Although the goal was to achieve significantly lower particulate emissions, through a better and more complete combustion process, the benefits are that engine performance keeps improving. Engine technology and efficiencies have improved from one generation to the next and there is every reason to believe that new generation engines will last longer and perform better than previous generations of engines.
Engine designs have become more sophisticated to meet EPA emission requirements. As a result, new modern diesel engines operate under high temperatures that can reach 400 to 500 degrees and pressures in excess of 35,000 psi. As the engine design get more sophisticated each year does burning a typical #2 diesel fuel in these systems become problematic?Posted by Henry from Buffalo, NY, US on March 5, 2012
Today's high tech diesel engines do in fact operate under extremely high temperatures and pressures causing typical #2 diesel to destabilize or be "cooked," resulting in fouled fuel that can recirculate and may lead to damage of vital fuel system parts. Based on the work Cenex(r) conducted with OEM's, end-users and additive suppliers, no other diesel fuel contains a more complete additive package than Cenex(r) Premium Diesel Fuel - A true premium diesel fuel that starts with a high quality base fuel and a test proven, multi-functional additive package is added to insure the most consistent, high quality diesel fuel possible that ensures you get the performance you expect from your high-tech investments.Posted by Sam from San Jose, CA on March 5, 2012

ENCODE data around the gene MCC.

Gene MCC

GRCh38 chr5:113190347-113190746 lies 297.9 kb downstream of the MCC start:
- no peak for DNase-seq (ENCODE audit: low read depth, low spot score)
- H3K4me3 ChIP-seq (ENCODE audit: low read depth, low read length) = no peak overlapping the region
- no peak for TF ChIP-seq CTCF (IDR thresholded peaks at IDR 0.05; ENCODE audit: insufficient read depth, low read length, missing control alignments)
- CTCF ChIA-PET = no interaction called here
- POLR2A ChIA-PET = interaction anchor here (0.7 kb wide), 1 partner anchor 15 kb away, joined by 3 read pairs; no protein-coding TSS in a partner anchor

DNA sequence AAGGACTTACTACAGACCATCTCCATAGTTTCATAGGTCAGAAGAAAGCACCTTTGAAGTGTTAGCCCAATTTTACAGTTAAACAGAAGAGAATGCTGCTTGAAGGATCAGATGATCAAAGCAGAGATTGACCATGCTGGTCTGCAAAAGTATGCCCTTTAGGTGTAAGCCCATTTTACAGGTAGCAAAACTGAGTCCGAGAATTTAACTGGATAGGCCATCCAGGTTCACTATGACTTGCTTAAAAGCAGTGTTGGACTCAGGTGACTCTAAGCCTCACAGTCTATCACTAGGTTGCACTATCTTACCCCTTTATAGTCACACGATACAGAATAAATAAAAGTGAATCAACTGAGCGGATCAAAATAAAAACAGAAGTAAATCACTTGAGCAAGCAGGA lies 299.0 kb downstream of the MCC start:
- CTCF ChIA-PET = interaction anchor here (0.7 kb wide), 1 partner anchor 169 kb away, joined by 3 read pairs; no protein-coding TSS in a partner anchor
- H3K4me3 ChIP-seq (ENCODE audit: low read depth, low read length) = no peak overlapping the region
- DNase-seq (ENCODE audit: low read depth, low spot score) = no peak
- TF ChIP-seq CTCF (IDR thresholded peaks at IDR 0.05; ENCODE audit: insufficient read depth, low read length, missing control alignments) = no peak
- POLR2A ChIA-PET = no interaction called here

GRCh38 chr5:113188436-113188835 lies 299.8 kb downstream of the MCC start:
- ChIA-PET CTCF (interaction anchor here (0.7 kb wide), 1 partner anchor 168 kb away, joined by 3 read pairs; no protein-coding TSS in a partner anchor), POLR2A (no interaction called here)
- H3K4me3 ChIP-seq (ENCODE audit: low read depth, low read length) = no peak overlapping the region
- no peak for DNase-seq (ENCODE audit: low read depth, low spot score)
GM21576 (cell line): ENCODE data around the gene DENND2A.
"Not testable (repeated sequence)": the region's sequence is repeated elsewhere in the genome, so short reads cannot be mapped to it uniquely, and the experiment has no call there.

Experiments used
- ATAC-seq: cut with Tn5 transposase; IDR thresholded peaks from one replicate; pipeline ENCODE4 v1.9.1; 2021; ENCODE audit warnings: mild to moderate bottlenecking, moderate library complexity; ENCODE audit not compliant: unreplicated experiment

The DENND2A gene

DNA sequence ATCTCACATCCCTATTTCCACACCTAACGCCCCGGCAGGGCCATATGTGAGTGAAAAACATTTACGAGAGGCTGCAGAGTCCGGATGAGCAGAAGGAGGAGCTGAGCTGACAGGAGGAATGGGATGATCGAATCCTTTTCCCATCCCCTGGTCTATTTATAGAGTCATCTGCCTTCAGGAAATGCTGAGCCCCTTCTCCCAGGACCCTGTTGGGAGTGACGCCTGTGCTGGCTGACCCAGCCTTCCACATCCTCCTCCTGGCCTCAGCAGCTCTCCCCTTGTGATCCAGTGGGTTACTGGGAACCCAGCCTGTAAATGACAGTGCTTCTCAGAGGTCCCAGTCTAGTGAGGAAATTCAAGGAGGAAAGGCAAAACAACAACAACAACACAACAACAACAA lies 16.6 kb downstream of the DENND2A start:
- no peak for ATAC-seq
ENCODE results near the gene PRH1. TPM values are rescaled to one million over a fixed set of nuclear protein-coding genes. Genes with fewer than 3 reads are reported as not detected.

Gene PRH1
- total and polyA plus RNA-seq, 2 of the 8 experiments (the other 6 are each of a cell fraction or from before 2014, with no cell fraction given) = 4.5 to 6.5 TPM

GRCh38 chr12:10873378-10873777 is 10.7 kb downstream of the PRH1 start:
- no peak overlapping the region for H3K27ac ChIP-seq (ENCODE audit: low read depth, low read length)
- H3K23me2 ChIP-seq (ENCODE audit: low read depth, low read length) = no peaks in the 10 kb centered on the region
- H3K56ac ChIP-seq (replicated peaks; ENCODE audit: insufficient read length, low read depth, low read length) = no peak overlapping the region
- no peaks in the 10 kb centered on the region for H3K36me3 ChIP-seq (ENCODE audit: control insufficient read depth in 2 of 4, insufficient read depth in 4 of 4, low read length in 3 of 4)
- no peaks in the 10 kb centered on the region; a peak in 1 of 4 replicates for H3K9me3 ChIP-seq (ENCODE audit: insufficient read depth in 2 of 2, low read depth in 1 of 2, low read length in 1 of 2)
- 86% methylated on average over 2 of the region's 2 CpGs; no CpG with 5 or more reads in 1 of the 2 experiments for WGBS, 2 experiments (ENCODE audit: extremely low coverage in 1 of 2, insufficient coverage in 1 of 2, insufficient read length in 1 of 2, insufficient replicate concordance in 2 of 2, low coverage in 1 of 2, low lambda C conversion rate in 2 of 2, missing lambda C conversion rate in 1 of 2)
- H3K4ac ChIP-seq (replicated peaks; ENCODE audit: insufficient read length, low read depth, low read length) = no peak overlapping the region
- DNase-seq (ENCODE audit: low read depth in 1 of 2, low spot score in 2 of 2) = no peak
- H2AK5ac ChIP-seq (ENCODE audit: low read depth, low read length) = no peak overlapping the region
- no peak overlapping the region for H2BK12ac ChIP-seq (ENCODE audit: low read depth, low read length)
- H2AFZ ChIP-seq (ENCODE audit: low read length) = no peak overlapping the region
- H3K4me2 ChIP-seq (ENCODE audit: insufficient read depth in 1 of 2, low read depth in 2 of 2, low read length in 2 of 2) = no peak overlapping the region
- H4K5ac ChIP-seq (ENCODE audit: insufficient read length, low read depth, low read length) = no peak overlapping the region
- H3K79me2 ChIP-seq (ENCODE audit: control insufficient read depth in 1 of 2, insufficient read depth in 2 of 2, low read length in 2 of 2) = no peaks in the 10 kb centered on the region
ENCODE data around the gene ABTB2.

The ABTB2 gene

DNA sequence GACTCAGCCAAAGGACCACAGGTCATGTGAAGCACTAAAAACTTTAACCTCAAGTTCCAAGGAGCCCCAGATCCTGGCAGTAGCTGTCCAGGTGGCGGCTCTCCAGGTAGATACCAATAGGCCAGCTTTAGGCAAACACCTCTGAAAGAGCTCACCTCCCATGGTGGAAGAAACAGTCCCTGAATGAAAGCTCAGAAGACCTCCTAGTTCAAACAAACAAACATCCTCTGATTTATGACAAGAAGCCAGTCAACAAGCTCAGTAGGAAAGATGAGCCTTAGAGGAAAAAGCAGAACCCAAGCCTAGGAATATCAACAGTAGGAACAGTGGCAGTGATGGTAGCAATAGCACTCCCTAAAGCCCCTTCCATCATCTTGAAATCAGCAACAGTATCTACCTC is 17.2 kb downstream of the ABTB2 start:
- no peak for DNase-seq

Using a premium fuel will increase both the performance and the longevity of the equipment. Premium fuels contain a proven additive package that delivers superior performance when compared to a #2 diesel fuel. Additives found in a premium diesel fuel are cetane improvers, lubricity improvers and detergents to clean injectors and minimize carbon deposits when compared to a #2 diesel fuel. Higher cetane numbers provides better ignition quality for quicker starts and lower pollution. Lubricity reduces friction which will extend the life of the fuel pump and reduce down time. Detergents keep the fuel injectors clean for optimum engine performance. These features provide improved power, and fuel economy, better ignition quality and startability, reduced down time and lower maintenance costs.Posted by Michael from Peoria, IL on March 5, 2012
You can maximize fuel efficiency in your fleet by upgrading your engine oil and fuel to premium a diesel fuel and premium 5W-40 diesel fuel engine oil. Choose a premium engine oil and premium fuel that have documented their fuel efficiency and performance benefits. Premium 5W-40 diesel engine oils can provide minimum fuel economy benefits of 1% and up to 3% depending on operating conditions. A premium diesel fuel can provide fuel economy benefits up to 5% again depending on operating conditions. In addition to the fuel economy benefits premium diesel engine oils and fuels provide many additional benefits including, have a reduced carbon footprint, reduced down time, and improved engine (including injectors) cleanliness.Posted by Cole Y. on March 5, 2012
Fuel economy data can be obtained from Isuzu or from Hino by simply contacting and talking to one of their sales representative. Having reviewed some of the information listed on their web site, both appear to take fuel economy seriously.
A more interesting although unspoken part of the question is what affects fuel economy regardless of the type of equipment is being driven?
As everyone knows there are many factors that affect your fuel economy, some of which you can control and some that can't be controlled.
The weather, road conditions, and traffic are just a few examples of factors that can't be controlled.
Factors that can be controlled are:
1. Driving habits: Excessive idling, driving/braking habits, rapid starts and excessive weight. Driving sensible at the speed limit can improve your fuel economy significantly.